New England Seafood Chowder

New England Seafood Chowder

Recipe Rating: 3.51856
Serves 4
Cape Cod natives certainly know their chowder. This recipe, hailing from a Cape Cod family, is one of the best, most delicious we've discovered. Simple and satisfying, it's a wonderful antidote for a cold, autumn evening. Though far from a New England tradition, we like to serve our chowder with buttered cornbread and steamed green vegetables for a welcoming, nutritionally balanced meal.
  • 3 strips bacon, diced
  • 1 large yellow onion, diced
  • 1 celery stalk, diced
  • 3 medium russet potatoes, peeled and diced
  • 2 cups fish stock or clam stock
  • 1/2 cup whole milk
  • 1/2 cup half and half
  • 1 pound boneless white fish fillets, diced
  • 1/2 pound clam meat, chopped
  • 1/2 teaspoon dried dill weed
  • 1/4 teaspoon ground black pepper
  • 1/4 teaspoon coarse sea salt
  • 1 tablespoon minced chives for garnish
  • Oyster crackers for garnish (optional and contain gluten)
Brown bacon in a deep, heavy-bottomed sauce pot over medium heat until crisp, about 6 minutes. Use a slotted spoon to transfer to a paper towel-lined plate, and set aside. Add onion and celery to the pot with the bacon fat, and cook until the onion is translucent, about 8 minutes.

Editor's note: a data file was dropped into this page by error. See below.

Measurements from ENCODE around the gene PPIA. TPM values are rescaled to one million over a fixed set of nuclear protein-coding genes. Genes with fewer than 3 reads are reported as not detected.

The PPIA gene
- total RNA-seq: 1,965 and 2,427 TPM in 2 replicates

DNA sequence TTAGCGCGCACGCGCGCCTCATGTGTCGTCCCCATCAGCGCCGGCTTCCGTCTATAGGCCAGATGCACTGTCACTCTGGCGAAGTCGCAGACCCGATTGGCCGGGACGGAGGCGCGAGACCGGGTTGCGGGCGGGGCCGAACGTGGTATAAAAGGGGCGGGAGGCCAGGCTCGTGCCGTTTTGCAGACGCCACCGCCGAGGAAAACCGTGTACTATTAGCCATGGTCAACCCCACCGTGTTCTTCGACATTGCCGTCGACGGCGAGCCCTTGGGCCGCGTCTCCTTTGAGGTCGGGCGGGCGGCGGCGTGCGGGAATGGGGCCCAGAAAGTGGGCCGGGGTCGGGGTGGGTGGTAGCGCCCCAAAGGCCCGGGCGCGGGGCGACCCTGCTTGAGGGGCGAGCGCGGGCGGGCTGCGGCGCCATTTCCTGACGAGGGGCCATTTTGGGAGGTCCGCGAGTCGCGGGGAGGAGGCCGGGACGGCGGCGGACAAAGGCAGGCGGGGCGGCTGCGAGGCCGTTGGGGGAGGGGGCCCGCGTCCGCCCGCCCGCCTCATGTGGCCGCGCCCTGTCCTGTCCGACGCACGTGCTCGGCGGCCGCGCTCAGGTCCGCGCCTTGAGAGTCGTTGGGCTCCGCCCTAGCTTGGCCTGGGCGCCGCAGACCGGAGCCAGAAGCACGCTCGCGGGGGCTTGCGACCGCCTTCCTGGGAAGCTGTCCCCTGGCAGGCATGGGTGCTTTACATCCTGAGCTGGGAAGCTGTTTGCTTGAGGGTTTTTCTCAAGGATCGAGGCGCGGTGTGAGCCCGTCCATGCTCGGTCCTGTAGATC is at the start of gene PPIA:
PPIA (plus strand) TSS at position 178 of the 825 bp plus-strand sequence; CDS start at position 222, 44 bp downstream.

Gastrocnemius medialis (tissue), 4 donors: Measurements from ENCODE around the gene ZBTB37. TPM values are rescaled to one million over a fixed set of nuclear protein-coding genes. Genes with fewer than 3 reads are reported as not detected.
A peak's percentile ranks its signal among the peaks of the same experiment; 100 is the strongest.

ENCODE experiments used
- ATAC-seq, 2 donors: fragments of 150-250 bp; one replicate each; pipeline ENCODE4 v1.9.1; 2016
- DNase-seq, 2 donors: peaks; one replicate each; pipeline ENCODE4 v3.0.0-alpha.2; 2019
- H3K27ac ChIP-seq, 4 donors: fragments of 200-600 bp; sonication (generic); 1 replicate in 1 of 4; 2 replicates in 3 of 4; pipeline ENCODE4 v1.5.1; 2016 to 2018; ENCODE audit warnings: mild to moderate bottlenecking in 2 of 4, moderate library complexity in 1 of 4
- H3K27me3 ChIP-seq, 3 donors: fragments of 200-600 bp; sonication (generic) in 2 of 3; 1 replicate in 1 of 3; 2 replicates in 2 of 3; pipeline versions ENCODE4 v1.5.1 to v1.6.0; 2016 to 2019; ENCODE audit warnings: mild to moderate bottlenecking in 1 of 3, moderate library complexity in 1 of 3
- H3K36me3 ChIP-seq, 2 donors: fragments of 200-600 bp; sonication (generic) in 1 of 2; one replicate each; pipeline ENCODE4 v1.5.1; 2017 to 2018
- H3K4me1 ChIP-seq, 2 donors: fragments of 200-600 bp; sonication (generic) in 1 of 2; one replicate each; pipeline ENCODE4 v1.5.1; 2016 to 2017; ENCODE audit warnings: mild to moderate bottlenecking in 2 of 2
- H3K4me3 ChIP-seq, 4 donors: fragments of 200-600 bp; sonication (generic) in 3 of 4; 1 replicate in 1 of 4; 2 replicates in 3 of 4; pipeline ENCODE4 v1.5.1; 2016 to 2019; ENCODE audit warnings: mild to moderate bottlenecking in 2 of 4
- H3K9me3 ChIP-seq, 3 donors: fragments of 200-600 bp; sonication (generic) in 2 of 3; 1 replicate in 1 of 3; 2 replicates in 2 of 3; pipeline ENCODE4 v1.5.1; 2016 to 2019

Add potatoes and cook until beginning to soften, but not brown, about 5 minutes, stirring occasionally. Add stock, bring to a boil, then reduce heat and simmer until potatoes are fork tender, about 10 minutes.

Add milk and half and half, fish, clam meat, dill and pepper. Simmer over low heat about 5 to 8 minutes or until fish is cooked through and liquid is steaming, but not boiling. Adjust seasonings to taste.

Transfer chowder to serving bowls and garnish with crispy bacon pieces and chives. Serve with oyster crackers, if desired.
Nutritional Info: 
Per Serving: 450 calories (180 from fat), 20g total fat, 7g saturated fat, 105mg cholesterol, 940mg sodium, 33g carbohydrates, (3 g dietary fiber, 5g sugar), 35g protein.
Special Diets: 

Note: We've provided special diet and nutritional information for educational purposes. But remember — we're cooks, not doctors! You should follow the advice of your health-care provider. And since product formulations change, check product labels for the most recent ingredient information. See our Terms of Service.